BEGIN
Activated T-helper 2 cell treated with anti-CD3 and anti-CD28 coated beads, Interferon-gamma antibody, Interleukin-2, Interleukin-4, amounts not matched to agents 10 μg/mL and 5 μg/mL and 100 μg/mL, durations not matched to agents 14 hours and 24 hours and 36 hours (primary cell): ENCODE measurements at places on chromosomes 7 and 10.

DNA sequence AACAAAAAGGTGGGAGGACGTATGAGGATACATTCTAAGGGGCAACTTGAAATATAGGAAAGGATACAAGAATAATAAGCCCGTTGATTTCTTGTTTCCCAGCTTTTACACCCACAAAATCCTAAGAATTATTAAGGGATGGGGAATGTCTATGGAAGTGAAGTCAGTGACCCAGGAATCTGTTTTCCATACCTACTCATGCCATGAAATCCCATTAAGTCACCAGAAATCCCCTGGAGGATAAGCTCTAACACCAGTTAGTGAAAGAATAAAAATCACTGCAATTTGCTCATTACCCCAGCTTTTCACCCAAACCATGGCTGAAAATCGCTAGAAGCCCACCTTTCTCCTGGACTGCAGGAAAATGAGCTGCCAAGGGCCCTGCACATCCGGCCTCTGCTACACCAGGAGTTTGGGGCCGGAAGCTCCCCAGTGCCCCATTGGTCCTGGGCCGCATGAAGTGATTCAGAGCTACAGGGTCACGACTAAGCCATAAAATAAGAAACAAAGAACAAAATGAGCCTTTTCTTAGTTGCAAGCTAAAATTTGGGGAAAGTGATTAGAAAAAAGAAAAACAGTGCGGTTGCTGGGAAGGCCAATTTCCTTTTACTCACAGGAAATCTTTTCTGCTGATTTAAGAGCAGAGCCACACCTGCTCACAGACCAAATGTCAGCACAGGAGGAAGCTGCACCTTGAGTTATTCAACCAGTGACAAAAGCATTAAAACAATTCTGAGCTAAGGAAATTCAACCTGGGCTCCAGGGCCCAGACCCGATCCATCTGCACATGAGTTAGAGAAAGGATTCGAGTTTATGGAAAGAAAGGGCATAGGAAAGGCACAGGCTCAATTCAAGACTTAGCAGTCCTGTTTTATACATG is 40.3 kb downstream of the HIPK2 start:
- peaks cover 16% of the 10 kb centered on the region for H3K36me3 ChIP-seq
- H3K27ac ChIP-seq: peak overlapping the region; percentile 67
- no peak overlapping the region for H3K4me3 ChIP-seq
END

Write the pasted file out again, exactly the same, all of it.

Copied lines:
Activated T-helper 2 cell treated with anti-CD3 and anti-CD28 coated beads, Interferon-gamma antibody, Interleukin-2, Interleukin-4, amounts not matched to agents 10 μg/mL and 5 μg/mL and 100 μg/mL, durations not matched to agents 14 hours and 24 hours and 36 hours (primary cell): ENCODE measurements at places on chromosomes 7 and 10.

DNA sequence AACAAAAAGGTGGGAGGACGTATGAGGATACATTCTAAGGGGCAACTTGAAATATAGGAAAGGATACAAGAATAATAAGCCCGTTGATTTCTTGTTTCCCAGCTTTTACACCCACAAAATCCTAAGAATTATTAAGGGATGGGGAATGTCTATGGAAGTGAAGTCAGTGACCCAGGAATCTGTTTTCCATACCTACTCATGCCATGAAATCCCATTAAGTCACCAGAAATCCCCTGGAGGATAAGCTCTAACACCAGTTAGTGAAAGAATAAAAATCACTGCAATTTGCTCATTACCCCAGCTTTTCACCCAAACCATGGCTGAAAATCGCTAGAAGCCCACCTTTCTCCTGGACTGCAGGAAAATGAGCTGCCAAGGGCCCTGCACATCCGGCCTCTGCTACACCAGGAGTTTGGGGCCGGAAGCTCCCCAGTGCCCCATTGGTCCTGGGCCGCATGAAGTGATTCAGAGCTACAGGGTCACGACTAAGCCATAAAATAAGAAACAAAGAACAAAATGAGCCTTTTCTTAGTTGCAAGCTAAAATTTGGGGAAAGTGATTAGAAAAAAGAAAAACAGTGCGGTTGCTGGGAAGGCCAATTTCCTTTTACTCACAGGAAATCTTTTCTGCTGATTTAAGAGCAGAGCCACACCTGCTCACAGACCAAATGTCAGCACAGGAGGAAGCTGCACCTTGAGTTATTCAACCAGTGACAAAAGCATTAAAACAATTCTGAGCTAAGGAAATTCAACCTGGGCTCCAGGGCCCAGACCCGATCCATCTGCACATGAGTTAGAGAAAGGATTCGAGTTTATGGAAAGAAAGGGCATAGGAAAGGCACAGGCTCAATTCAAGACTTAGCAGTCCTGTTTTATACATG is 40.3 kb downstream of the HIPK2 start:
- peaks cover 16% of the 10 kb centered on the region for H3K36me3 ChIP-seq
- H3K27ac ChIP-seq: peak overlapping the region; percentile 67
- no peak overlapping the region for H3K4me3 ChIP-seq